[2] P. G. de Gennes and J. Prost The Physics of Liquid Crystals, Oxford University Press, 1993.


Rod-like mesogens containing thiophene unit

Zita Puterová, Jerzy Romiszewski, Jozef Mieczkowski and Ewa Gorecka

Laboratory of Physicochemistry of Dielectrics and Magnetism Faculty of Chemistry, University of Warsaw, Žwirki i Wigury 101,02-089 Warszawa, Poland




R2 N



O i

ii, iii N COOCH3





O R2









New rod-like mesogens containing diphenyl-thiophene rigid core and pro- mesogenic styryl tail with alkyl chains on both ends were synthesized (see fig- ure). These liquid crystals exhibit pre- dominantly thermotropic smectic A and nematic phases. Several applications of these compounds have been proposed, for example as materials in non-linear optics [1] or generations of fast switch- ing displays [2]. However, the high tran- sition temperatures of such mesogens often inhibit practical applications [3].

The influence of increasing alkyl chain lenght to phase behaviour and transition temperatures on a series of thiophene based rod-like mesogens (DTS) was in- vestigated. In addition, thiophene based rod-like molecules could be of interest on their own, because of their interest- ing fluorescent properties.

Compounds were investigated us- ing polarized optical microscopy (POM, Zeiss Axio Imager 2.m), differential scan- ning calorimetry (DSC TA Q 200) and X-Ray diffraction of powder samples.

Acknowledgments: This research is supported by Polish Foundation of Sci- ence under Team Programme No. TEAM 2010-5/4 and within the Foundation for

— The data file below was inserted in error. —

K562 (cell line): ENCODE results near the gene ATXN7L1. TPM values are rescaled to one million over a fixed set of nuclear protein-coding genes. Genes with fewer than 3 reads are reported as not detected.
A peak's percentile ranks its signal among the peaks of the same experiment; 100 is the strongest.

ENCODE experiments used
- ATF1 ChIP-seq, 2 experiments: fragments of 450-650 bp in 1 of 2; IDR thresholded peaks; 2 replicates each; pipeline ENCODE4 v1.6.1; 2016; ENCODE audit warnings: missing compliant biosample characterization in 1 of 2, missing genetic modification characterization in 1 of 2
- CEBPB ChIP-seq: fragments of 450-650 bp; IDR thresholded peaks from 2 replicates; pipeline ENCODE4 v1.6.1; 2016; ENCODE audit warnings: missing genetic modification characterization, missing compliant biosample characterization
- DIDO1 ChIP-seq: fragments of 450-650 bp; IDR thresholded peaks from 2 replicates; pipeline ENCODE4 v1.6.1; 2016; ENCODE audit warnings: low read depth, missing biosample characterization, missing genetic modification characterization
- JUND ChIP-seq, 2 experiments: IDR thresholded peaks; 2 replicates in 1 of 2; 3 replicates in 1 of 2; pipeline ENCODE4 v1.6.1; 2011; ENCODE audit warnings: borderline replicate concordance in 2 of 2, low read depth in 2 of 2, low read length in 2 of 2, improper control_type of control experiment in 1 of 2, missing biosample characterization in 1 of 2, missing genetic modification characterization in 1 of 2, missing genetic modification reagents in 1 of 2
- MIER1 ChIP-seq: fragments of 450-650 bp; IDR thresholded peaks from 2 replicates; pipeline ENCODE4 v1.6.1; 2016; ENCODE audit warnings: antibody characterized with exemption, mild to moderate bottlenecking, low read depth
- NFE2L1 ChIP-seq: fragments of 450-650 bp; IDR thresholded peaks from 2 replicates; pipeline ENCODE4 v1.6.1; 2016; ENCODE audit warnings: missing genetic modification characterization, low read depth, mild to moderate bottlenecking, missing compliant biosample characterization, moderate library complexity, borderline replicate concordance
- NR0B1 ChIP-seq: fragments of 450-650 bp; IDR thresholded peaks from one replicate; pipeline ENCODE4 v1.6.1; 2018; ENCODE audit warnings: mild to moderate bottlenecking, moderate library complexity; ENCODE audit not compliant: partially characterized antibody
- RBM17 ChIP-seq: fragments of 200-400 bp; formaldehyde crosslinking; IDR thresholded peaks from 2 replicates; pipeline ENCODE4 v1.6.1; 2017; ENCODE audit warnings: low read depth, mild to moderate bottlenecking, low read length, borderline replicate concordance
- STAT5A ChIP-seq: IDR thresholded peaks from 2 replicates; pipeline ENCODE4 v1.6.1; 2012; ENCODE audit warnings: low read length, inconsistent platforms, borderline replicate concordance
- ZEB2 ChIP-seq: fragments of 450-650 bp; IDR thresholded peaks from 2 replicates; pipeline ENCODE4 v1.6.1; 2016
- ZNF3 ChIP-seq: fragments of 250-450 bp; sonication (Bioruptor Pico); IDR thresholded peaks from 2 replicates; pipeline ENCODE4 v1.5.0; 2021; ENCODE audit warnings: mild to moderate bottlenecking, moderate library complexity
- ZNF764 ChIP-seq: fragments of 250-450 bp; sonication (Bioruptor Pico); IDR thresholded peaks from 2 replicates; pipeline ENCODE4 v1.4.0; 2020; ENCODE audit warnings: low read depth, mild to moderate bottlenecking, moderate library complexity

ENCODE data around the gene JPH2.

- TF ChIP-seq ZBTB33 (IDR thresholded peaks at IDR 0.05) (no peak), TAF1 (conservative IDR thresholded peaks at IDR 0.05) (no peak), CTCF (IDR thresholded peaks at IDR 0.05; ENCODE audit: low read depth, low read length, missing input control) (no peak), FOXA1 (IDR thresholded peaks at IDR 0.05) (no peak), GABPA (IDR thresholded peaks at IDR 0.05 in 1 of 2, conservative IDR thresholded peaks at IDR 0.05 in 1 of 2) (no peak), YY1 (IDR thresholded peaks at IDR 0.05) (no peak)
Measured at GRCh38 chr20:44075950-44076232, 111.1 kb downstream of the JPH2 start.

P 14 Posters Dynamics of the interior molecular structure AFLC with partly fluorinated tail

Marcin Sufin and Antoni Kocot

University of Silesia, Katowice, Poland, Institute of Physics

Dynamics of the interior molecular structure was investigated with using IR spectroscopy and optical methods. Widely known problem of differences between the tilt angles estimated from layer thickness (X-ray) and obtained using optical methods (Gleeson et. al. 2004) inspired as to engaged different (IR) method to evaluate molecular tilt angle. Investigations ware conducted on AFLC samples with fluorinated alkyl chain and in additional with large optical tilt angle∼45 deg [1]. Such structures with different length of alkyl chain (9, 11, 13 and 15 fluorine atoms per chain) are source of different dynamic of alkyl chain with comparison to the hydrogen chain equivalent. It also has influence on dynamic of others interior parts of molecule as well dynamic of molecule as one complex. IR measurements extremely significant shows that molecular tilt angle taken for mesogen (BPh-Ph at freq. ∼1605 cm−1) is not zero and suggest that molecules in SmA phase are tilted. It is very spectacular but really possible if we assume that hcos2θi0.5 from IR and hcosθi from optical measurements are similar in low temperature and start differ when temperature increase until SmA phase is reached. We suggest that in SmA phase director is still tilted but because of molecular whirl or vanished correlation between the tilt directions in neighboring layers, director is perpendicular to the plane of smectic layer. Nonzero tilt angle in SmA phase is nothing new. It is also known experimentally as a de Vries phase [2]. We also notice that behavior of alkyl chain and CH2

group differ from behavior of mesogen in different temperatures. Summation of all molecular sublayers (mesogen + alkyl chain + CH2 group) gives quite accurate estimation of the layer thickness obtained by X-ray methods [3].


[1] J. Gasowska, R.Dabrowski, W. Drzewinski, M. Filipowicz, J. Przedmojski, K. Kenig, Ferroelectrics, 309, 83-93 (2004).

[2] U. Manna, J. K. Song, Y. P. Panarin, A. Fukuda, J. K. Vij, Phys. Rev. E 77, 041707 (2008).

[3] H. F. Gleeson, Y. Wnag, S. Watson, D. Sahagun-Sanchez, J. W. Goodby, M. Hird, A. Petrenko, M. A.

Osipov, J.Mater.Chem., 14, 1480 (2004).


In document on Liquid Crystal Colloids (сторінка 83-104)